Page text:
Call for DNA testing at birth
A pro-fathers’ group wants to see DNA testing at birth to help men who are paying for children that are not theirs.
The suggestion comes as the Ministry of Social Development is reportedly having to pay $10,000 to a Christchurch man who was forced to pay for another man’s child.
Spokesman for the Union of Fathers Darrell Carlin says Mr Dowler is not the only one, and instituting a system where DNA testing is carried out at birth would solve the problem.
“Devastated” men are battling to prove they are not the biological fathers of children they are forced to support, says a group seeking changes to the child support system.
James Nicolle, a spokesman for the group Parents for Children, said his organisation was dealing with four other men in the same situation as a Christchurch man who has just won a 21-year battle to be repaid child support payments for another man’s child.
Mr Nicolle said the Inland Revenue Department would not accept the results of a paternity test unless they had written approval from a child’s mother.
Mr Nicolle told NZPA the men being helped by his group were devastated and saw “no way out”.
In one case he could only talk to the man’s partner, because the man became so upset when he discussed the problem that he could not sleep.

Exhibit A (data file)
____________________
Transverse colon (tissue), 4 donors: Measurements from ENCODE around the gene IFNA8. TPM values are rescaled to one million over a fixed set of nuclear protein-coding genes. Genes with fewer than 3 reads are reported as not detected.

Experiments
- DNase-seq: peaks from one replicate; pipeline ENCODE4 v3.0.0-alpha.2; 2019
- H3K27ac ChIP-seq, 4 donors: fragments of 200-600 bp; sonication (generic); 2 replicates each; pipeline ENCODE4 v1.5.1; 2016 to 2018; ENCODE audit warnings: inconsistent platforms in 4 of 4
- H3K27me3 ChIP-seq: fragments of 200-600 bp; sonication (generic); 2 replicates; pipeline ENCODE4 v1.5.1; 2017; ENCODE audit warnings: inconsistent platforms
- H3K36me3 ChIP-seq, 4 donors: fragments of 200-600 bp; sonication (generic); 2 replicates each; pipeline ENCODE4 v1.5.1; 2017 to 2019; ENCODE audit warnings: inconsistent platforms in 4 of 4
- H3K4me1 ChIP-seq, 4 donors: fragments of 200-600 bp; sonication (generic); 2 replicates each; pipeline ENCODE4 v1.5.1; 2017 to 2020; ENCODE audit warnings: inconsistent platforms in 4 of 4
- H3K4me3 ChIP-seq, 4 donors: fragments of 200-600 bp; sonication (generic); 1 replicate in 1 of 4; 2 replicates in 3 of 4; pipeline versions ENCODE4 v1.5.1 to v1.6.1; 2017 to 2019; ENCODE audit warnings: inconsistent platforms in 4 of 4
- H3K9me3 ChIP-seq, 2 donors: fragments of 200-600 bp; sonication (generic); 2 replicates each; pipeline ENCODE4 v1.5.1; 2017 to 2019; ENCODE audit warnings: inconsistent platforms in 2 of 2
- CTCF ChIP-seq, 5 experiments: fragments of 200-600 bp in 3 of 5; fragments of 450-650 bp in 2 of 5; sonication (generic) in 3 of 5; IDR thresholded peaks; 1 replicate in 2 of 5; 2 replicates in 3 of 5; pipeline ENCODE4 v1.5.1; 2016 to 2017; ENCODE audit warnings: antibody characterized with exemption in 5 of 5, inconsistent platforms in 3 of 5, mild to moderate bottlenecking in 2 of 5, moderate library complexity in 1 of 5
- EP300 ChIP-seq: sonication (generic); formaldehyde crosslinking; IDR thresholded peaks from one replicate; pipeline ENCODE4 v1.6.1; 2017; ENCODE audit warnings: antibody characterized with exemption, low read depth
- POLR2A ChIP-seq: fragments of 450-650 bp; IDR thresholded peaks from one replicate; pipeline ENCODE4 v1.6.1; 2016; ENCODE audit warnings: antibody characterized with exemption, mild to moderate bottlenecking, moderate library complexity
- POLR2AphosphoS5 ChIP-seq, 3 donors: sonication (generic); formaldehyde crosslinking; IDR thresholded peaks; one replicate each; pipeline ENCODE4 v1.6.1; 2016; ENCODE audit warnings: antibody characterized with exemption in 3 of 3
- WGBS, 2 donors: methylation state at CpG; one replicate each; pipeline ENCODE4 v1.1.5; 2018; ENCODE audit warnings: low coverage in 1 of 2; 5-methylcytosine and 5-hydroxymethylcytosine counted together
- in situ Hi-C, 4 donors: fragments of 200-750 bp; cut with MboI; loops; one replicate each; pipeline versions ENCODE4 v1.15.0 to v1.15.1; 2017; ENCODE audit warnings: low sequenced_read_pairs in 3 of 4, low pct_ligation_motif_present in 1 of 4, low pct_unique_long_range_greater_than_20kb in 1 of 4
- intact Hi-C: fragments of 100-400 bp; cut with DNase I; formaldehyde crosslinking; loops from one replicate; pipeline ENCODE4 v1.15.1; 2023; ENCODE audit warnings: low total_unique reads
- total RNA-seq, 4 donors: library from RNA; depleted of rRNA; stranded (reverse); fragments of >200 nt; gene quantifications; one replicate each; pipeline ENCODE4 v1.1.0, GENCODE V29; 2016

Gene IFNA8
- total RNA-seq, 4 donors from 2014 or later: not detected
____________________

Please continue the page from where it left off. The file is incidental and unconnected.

Parents for Children wanted a system that provided “fair and reasonable” child support, and for changes to the laws involving the way separated parents were able to parent and support their children.
The amount taken by the IRD depended on a person’s income, with one of the men he was working with at the higher end paying $1200 a month.
Mr Nicolle said children and parents had a right to know if a man was a child’s father.
“If they aren’t the father an awful lot of damage can be done for both sides. It’s a terrible thing to have to face.”
It was not just about money, with many other issues related to paternity. A person’s genetic heritage had cultural and health implications, he said.
Parents for Children would like to see free DNA testing for any father who chose to have it done, without a child’s mother being able to act as a “gate keeper”.